The Huskies ran through a gauntlet of Hockey East powers to win the title, sweeping Maine and Notre Dame before beating Boston College and UMass Lowell at the TD Garden. In the process, they became the first six seed to ever win the conference, and were also the highest seed to capture the Lamoriello Trophy.
“I think coming into this year we knew we could do it and whatever start we got it didn’t matter to us and I think that’s what made us win,” said senior captain Kevin Roy, who returned for his final season hoping to win a title. “After the first win at home against Maine we just felt confident to keep moving forward, just win one game by one and slowly make our way here. It’s not easy to make it to the Garden and much harder to win, but we did it as a group and everyone stepped up.”
Northeastern never trailed against the Riverhawks, and improve to 20-1-2 over the last 23 games after a 1-11-2 start. The Huskies struck first just 1:12 into the game, as Dylan Sikura fed the puck to Mike McMurtry at the top of the left circle, who immediately slotted it over to freshman Adam Gaudette at the back post for a one-timer past goalie Kevin Boyle and into the back of the net. It was the 12th goal of the season and 2nd of the weekend for Gaudette.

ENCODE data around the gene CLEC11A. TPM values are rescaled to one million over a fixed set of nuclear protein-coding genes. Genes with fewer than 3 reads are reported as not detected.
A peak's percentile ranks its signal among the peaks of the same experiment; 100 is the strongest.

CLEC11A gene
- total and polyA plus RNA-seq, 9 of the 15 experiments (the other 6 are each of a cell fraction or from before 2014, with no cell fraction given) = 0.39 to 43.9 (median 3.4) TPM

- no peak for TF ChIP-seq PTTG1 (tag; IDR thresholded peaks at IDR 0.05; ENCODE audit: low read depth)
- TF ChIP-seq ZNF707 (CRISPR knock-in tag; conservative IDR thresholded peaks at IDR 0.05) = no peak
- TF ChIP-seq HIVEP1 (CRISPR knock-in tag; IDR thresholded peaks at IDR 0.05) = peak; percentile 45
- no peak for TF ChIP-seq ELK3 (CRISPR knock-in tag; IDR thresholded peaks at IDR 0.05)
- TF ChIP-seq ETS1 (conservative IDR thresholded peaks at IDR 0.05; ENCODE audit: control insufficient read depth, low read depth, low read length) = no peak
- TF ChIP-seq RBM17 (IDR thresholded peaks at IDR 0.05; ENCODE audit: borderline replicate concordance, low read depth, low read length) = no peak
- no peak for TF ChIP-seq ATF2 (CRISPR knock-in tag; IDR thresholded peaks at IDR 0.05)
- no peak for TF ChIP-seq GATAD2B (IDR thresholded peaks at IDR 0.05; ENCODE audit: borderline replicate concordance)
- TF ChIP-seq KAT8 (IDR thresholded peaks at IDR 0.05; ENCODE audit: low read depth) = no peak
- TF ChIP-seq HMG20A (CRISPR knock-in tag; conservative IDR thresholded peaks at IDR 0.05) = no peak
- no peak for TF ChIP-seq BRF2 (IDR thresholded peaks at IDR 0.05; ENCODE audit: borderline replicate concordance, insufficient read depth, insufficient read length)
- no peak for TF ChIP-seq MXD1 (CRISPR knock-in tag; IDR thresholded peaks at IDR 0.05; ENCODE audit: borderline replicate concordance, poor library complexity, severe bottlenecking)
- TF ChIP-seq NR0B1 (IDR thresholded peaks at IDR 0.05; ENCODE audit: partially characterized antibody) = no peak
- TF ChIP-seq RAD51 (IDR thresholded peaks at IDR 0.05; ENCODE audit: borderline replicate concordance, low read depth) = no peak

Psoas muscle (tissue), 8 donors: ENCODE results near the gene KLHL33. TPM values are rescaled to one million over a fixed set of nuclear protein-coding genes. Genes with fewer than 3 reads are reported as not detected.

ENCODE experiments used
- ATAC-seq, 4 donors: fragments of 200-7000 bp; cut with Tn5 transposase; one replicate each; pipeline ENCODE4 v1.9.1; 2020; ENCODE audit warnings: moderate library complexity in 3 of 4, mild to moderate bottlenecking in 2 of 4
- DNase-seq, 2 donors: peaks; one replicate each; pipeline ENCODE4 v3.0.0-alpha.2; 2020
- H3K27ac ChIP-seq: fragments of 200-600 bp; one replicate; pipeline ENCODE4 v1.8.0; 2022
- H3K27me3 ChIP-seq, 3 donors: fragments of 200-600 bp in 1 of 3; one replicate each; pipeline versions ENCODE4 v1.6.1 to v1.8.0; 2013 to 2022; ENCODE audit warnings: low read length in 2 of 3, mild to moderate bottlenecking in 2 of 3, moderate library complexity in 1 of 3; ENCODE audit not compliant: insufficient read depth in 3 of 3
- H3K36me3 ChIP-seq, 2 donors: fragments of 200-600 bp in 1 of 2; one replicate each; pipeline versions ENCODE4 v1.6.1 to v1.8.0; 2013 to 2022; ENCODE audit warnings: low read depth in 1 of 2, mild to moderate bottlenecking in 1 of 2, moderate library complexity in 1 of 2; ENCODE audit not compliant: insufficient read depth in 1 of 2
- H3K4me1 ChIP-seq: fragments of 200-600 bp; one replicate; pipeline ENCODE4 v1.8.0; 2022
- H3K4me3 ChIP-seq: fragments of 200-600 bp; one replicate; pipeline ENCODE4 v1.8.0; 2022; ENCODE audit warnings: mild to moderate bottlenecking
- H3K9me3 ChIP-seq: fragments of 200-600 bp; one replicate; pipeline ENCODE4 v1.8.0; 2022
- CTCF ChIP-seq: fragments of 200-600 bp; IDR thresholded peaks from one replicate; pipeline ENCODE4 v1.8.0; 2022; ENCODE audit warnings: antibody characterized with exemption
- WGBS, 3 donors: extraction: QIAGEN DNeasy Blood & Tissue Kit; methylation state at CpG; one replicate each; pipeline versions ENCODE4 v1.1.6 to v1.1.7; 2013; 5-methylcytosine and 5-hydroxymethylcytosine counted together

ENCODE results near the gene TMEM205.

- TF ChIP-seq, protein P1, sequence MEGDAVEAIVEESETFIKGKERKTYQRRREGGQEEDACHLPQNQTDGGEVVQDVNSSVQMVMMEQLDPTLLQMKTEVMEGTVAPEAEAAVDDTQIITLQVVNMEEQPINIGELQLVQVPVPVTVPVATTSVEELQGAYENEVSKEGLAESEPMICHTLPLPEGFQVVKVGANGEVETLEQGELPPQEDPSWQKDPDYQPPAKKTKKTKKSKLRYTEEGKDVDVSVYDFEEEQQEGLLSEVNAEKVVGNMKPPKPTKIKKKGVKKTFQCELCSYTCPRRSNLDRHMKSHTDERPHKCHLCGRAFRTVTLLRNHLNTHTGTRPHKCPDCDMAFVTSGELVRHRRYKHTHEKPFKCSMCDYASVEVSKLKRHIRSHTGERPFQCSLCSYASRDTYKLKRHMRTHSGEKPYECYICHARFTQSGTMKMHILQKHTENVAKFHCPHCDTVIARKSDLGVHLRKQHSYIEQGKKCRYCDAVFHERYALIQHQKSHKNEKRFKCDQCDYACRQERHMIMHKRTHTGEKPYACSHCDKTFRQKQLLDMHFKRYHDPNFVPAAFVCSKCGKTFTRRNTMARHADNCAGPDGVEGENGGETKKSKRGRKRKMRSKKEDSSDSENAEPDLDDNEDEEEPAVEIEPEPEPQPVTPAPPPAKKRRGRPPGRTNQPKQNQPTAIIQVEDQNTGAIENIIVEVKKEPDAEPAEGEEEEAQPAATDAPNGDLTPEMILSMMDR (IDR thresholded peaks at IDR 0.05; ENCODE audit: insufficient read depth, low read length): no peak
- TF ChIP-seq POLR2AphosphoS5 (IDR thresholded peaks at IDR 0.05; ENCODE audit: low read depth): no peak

The Riverhawks leveled the score just two minutes later, as John Edwardh collected a rebound and fired it over Ryan Ruck’s shoulder from a near-impossible angle to tie the game at one. Like they had throughout the Hockey East Tournament, the Huskies responded. John Stevens flung a shot on net on the power play, and Nolan Stevens managed to tip the puck over a screened Kevin Boyle, where it hit a defender’s glove before bouncing into the net to give Northeastern a 2-1 lead heading into the locker room. The goal was Stevens’ 19th of the year, and the first power play score that Lowell had allowed since February 19th.